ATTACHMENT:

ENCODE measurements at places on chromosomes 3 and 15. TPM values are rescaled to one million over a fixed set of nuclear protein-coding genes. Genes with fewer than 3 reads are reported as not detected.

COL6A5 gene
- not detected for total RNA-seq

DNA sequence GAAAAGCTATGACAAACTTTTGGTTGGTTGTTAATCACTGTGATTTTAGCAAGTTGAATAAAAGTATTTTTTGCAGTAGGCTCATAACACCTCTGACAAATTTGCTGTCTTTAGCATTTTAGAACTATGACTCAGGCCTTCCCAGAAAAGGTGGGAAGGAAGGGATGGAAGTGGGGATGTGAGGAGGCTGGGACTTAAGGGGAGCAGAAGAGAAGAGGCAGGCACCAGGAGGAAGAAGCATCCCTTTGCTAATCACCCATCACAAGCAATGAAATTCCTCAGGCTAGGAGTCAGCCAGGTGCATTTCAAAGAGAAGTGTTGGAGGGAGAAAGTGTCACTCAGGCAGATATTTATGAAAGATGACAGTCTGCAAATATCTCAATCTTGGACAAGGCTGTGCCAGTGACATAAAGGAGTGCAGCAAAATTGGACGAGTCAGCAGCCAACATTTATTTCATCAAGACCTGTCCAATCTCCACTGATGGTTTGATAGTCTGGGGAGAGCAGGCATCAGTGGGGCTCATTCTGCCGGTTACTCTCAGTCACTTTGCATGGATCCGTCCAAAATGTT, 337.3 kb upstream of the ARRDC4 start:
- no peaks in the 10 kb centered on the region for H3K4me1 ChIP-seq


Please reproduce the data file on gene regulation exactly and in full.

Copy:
ENCODE measurements at places on chromosomes 3 and 15. TPM values are rescaled to one million over a fixed set of nuclear protein-coding genes. Genes with fewer than 3 reads are reported as not detected.

COL6A5 gene
- not detected for total RNA-seq

DNA sequence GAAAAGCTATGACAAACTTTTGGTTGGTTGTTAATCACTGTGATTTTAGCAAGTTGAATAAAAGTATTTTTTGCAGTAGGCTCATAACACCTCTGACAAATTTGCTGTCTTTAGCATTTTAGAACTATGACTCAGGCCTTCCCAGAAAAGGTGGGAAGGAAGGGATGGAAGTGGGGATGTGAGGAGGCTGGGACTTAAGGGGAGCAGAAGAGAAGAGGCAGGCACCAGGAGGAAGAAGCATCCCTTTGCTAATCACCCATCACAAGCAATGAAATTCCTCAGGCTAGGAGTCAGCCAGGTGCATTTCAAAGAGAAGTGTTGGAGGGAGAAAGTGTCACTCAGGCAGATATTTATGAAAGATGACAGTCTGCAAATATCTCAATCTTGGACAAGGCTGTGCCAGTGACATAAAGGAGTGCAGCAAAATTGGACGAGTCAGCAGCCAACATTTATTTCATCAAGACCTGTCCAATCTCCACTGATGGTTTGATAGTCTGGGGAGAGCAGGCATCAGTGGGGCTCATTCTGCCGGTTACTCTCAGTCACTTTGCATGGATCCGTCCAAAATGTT, 337.3 kb upstream of the ARRDC4 start:
- no peaks in the 10 kb centered on the region for H3K4me1 ChIP-seq